Permanent Mission of the Russian Federation to the United Nations

Permanent Mission of the Russian Federation to the United Nations

Statement by Ambassador Vassily A. Nebenzia, Permanent Representative of the Russian Federation to the United Nations, at the Security Council on the vote on the Japan draft resolution on the Joint Investigation Mechanism mandate in Syria

The Russian delegation has participated in good faith in all the consultations, multilateral and bilateral, designed to bring the positions of Security Council members closer on the extension of the mandate of the Organization for the Prohibition of Chemical Weapons-United Nations Joint Investigative Mechanism (JIM) to investigate instances of chemical weapons used in Syria. Any attempt to present things differently amounts to nothing but intentional disinformation.

We note the initiative of our Japanese colleagues, which they presented with the intention of helping to find a way out of the situation. But we cannot support their proposal for a short technical extension of the JIM’s mandate. We informed the members of the Council of that decision and explained our reasons. The draft resolution (S/2017/970) was nevertheless put to the vote. T

his step has nothing to do with anxiety about the fate of the Mechanism, since everyone knows that it is winding up its work today. As far as we are concerned, no extension of the JIM’s mandate is possible unless we fix the fundamental shortcomings in its work. Any other possibility can be excluded since the Mechanism leadership — already covered with shame thanks to its fictitious investigation of the episode of sarin use in Khan Shaykhun — has signed on to the unsubstantiated accusations that have been made against Syria.

I do not really know whether those who have been condemning Russia so vehemently today have actually read the report or our comments on it. Japan’s draft resolution has presented the Secretary-General with the impossible task of submitting proposals that reflect the views of the members of the Security Council. As our heated discussion has emphasized, in many respects they are diametrically opposed.

We cannot consider the subject of extending the JIM in isolation from the general context. Yesterday’s Security Council meeting, which was politically loaded in ways that had very little to do with chemical weapons in Syria, left a very unpleasant aftertaste. We are even more alarmed about what is going on in the Organization for the Prohibition of Chemical Weapons.

The United States delegation introduced a draft resolution (S/2017/962) that essentially paves the way for giving Syria an ultimatum. What are they trying to achieve? Destruction of the results of the unprecedented collective efforts to accomplish Syria’s chemical demilitarization that Russia and the United States launched? Have they thought about the consequences of the steps they have taken in New York and The Hague for a political settlement in Syria? What is going on now in the Security Council in New York, and what they came up with in The Hague, are links in a single chain.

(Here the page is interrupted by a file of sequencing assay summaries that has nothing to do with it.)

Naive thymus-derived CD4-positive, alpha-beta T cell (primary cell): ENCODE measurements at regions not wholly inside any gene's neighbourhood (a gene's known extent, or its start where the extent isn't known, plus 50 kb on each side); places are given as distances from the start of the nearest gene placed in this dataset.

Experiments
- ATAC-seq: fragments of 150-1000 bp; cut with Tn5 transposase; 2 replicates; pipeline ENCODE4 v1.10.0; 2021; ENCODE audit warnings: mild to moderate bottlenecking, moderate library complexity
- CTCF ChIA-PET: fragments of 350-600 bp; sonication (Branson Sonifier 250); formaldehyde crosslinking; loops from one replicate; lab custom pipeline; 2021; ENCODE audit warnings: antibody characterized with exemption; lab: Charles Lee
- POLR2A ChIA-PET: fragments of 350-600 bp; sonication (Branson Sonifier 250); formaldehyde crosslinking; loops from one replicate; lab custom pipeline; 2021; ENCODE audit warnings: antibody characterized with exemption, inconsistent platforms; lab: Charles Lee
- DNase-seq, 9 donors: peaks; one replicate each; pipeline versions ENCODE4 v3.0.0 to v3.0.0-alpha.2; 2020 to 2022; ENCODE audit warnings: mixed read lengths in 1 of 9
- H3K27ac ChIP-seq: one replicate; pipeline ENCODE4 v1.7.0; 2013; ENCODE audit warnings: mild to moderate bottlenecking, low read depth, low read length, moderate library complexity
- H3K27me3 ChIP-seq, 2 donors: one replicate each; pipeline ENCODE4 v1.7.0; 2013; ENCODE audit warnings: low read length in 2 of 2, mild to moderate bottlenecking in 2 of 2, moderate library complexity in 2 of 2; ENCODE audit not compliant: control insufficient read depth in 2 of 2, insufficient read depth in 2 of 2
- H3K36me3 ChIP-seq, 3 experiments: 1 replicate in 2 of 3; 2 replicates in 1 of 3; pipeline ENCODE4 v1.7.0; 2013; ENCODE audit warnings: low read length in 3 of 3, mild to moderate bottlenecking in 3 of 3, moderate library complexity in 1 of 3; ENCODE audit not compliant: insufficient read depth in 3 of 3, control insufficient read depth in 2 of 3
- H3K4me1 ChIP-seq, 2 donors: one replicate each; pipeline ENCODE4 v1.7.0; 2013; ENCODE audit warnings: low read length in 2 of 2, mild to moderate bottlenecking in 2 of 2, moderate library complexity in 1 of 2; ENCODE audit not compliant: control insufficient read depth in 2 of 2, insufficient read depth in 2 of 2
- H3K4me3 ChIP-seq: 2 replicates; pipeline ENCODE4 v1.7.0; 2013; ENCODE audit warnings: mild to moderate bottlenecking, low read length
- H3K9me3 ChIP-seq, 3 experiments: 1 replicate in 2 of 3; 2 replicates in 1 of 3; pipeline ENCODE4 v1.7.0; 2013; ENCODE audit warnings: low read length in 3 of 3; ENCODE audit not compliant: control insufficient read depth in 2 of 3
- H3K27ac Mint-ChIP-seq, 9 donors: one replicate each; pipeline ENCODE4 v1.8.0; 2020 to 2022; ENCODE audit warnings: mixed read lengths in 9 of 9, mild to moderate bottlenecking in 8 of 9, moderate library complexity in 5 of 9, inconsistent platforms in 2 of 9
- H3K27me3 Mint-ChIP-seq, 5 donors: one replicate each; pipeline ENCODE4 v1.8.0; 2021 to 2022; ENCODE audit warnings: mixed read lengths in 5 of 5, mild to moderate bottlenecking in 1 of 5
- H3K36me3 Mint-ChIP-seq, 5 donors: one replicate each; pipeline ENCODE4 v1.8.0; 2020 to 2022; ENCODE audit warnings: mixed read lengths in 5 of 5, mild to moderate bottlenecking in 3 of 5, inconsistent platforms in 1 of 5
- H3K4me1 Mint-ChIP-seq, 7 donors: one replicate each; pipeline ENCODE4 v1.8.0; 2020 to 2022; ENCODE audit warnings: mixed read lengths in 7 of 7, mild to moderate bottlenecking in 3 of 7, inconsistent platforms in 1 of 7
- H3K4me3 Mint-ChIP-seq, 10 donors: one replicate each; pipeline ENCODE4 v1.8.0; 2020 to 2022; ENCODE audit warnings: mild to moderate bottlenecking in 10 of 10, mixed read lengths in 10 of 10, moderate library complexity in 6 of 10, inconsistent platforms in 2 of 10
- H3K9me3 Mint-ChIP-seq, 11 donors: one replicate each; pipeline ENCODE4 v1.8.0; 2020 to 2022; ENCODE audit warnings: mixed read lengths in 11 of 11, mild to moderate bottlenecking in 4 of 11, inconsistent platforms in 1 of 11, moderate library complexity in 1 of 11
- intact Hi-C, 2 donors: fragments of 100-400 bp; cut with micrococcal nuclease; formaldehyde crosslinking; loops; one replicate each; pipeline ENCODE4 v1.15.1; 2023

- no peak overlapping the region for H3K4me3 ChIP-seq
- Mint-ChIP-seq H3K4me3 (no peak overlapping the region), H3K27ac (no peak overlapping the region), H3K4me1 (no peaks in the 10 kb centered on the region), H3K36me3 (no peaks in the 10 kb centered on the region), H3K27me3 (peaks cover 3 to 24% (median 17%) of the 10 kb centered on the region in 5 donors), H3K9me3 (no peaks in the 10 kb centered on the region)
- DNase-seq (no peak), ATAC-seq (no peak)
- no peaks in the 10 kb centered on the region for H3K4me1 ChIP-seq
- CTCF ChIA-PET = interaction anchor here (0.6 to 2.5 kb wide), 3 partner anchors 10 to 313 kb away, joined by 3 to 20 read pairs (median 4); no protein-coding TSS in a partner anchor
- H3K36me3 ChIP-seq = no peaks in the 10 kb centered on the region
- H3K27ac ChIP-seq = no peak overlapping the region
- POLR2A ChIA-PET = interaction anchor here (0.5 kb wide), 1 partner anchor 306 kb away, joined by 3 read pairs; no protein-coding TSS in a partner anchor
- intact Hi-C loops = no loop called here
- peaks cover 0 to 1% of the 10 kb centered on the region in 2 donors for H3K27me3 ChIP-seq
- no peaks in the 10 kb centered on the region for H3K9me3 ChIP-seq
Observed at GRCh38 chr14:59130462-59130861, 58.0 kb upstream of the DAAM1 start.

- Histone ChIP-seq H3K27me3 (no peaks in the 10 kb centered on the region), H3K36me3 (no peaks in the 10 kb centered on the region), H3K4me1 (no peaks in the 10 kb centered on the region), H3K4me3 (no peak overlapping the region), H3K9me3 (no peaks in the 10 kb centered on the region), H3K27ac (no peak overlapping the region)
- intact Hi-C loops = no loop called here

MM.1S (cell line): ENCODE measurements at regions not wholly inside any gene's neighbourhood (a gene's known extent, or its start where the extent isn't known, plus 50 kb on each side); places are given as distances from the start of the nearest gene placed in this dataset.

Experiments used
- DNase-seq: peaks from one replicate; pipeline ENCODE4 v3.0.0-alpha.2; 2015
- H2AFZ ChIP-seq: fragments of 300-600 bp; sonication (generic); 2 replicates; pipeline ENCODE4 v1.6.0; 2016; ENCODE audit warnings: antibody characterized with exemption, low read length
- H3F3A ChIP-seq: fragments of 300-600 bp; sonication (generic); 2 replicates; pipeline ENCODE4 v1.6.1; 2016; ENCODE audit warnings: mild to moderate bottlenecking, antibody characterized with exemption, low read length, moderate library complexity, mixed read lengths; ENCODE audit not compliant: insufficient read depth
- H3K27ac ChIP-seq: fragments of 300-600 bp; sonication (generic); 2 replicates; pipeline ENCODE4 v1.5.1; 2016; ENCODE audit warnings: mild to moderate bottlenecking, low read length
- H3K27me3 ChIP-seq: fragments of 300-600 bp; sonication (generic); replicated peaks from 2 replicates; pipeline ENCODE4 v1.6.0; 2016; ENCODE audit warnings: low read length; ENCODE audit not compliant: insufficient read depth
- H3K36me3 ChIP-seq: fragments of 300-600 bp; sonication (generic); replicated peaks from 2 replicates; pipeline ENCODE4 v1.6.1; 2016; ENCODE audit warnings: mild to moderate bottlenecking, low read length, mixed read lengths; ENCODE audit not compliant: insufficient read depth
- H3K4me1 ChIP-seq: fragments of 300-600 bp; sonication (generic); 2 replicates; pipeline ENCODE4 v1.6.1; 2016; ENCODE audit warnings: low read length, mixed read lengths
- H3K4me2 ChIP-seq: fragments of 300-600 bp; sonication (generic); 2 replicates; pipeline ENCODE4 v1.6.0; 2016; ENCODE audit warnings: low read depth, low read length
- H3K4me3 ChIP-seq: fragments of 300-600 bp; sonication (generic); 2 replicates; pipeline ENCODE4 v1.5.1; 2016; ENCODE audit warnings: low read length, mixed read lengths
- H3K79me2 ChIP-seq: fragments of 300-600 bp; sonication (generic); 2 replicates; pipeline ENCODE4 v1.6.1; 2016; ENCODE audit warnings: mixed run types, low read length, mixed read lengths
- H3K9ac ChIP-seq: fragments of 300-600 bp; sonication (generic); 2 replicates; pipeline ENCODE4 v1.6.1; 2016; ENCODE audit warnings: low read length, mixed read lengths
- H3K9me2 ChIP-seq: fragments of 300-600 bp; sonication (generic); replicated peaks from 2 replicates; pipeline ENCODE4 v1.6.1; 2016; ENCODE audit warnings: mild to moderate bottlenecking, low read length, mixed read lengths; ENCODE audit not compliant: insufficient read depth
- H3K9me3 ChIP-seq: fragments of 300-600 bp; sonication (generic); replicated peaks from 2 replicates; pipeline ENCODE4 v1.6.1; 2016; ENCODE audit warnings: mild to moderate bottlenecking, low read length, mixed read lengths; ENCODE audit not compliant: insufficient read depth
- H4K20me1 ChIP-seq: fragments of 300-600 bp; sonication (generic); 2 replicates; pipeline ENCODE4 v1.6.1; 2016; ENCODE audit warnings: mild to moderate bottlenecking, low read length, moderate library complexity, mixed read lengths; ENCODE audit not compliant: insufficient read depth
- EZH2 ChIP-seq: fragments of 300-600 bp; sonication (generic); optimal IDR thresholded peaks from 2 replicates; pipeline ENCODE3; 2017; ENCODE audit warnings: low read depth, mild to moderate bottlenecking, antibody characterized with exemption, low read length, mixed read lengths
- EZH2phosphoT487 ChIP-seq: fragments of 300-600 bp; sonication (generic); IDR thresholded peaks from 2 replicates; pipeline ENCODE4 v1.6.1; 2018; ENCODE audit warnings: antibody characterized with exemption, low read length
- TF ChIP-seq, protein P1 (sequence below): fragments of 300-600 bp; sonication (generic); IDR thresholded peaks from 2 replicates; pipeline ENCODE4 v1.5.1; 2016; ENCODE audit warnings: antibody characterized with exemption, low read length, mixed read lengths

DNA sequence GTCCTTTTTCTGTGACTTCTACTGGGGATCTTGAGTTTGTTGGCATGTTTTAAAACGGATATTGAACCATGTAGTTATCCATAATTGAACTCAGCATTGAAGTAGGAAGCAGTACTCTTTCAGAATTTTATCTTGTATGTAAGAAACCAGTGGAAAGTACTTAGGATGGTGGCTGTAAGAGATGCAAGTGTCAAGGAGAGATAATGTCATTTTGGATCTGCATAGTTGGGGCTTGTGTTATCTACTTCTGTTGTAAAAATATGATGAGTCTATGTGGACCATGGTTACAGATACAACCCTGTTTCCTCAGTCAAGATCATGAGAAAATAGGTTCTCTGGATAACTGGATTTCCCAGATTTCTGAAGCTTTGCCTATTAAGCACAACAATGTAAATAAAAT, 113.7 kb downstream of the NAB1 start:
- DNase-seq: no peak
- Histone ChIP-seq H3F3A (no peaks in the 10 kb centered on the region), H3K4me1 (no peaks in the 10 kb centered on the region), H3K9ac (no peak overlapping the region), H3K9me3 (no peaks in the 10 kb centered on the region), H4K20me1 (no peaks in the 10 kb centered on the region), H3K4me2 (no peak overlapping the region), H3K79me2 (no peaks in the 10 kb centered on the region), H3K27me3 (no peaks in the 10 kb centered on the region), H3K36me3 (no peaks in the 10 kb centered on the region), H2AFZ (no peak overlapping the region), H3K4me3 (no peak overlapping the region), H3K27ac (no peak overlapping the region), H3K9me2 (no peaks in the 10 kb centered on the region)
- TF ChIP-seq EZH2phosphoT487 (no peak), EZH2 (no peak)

Opinions have been voiced that a failure on the part of the Security Council to come to a decision on extending the JIM might reflect badly on the Council’s authority and dignity.

We suggest looking at it from the other direction. Will it really add to the Security Council’s authority if we extend the life of a body that for the past two years has been rubber-stamping unsubstantiated accusations against Syria, as if nothing had happened? Is that worth making the Security Council an accomplice in a grandiose fraud? Did it look good when, at the April meeting convened after the American air strike on the Shayrat airbase (see S/PV.7922), many delegations either acted as if nothing had happened or flat-out supported an act of aggression against a sovereign State?

There is absolutely no basis for assuming that ending the work of the JIM signals the emergence of some kind of new challenges to the regime of the non-proliferation of weapons of mass destruction, whose implementation Russia views with the greatest possible feeling of responsibility. That has been our historical role, and we cherish it. The non-proliferation regime depends on international instruments that have nothing to do with the JIM. But what really needs attention is the growing threat of chemical terrorism in the Middle East.

What has been going on here today is like a bad play. Russia is blamed for shutting down the JIM. The people claiming that seem to have short memories. Have they forgotten that yesterday it was they who shut it down by voting against the draft resolution submitted by Russia, China and Bolivia (S/2017/968)?

Yesterday, when a vote was taken (see S/PV.8105) on the RussianChinese draft resolution submitted by Bolivia, the Council had a good opportunity to give the Mechanism a new chance by improving and strengthening it. But the effort was blocked — effectively vetoed by three permanent members of the Council. Do not bother trying to lay the responsibility on Russia now. It was a conscious choice on the part of those whose priority clearly has nothing to do with ensuring an objective investigation of chemical crimes in the region but is all about keeping the pressure on Syria and having confrontations with Russia.

There is no need to create drama out of the end of the JIM’s work. There is nothing preventing Council members from continuing to discuss the question of improving this instrument with a view to its possible resumption of its work in the future. But for that it is essential to come to a common understanding of the importance of eliminating the JIM’s systemic shortcomings, which have ruined it.

Our draft resolution remains on the table. If those who are concerned about renewing its activities really want it, they can get involved in meaningful work on its text and stop dealing in political propaganda.